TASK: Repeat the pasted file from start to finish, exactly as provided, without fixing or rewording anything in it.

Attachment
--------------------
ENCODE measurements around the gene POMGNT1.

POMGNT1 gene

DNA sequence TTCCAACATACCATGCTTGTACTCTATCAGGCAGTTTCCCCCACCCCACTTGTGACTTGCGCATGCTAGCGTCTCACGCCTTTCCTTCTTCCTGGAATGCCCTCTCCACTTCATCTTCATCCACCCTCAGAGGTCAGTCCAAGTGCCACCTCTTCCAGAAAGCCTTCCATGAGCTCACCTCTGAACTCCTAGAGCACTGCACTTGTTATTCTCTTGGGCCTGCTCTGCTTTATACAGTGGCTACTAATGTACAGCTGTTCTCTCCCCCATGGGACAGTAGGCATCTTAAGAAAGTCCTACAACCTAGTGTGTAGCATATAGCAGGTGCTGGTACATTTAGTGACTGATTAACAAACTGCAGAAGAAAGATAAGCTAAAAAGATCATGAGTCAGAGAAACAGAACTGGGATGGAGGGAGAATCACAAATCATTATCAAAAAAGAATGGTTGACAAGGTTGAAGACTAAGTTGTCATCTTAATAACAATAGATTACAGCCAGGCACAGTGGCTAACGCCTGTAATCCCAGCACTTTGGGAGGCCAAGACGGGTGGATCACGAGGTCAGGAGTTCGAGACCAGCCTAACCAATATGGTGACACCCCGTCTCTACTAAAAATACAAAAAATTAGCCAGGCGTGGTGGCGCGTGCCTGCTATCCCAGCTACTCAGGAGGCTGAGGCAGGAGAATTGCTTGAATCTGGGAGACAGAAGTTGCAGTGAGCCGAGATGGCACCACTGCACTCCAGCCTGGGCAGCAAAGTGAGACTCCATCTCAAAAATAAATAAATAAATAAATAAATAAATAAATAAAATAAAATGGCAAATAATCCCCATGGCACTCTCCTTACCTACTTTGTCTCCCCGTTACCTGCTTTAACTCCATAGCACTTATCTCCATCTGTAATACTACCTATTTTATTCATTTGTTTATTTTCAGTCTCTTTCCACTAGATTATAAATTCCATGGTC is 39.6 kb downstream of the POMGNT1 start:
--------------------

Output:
ENCODE measurements around the gene POMGNT1.

POMGNT1 gene

DNA sequence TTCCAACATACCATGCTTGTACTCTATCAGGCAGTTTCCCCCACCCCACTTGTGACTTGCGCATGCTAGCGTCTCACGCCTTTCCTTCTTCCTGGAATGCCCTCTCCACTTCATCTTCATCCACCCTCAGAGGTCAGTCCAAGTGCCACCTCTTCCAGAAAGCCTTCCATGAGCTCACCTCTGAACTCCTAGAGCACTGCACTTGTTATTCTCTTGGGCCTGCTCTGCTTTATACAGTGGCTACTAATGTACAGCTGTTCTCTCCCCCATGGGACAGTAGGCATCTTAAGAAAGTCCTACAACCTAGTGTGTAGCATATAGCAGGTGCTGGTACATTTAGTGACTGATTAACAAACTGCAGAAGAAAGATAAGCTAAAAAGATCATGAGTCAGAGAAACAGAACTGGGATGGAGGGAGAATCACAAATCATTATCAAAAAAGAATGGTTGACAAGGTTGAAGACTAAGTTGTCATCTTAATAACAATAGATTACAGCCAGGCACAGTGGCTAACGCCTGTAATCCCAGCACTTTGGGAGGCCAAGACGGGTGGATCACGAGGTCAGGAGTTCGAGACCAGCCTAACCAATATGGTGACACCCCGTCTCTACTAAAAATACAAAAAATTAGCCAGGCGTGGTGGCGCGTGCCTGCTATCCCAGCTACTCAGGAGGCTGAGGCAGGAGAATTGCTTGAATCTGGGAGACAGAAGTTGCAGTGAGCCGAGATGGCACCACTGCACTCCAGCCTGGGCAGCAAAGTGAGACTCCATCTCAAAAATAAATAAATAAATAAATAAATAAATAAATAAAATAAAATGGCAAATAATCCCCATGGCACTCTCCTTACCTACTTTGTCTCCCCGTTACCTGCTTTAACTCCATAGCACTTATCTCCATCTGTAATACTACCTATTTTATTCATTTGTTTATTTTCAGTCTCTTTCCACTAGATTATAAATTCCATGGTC is 39.6 kb downstream of the POMGNT1 start: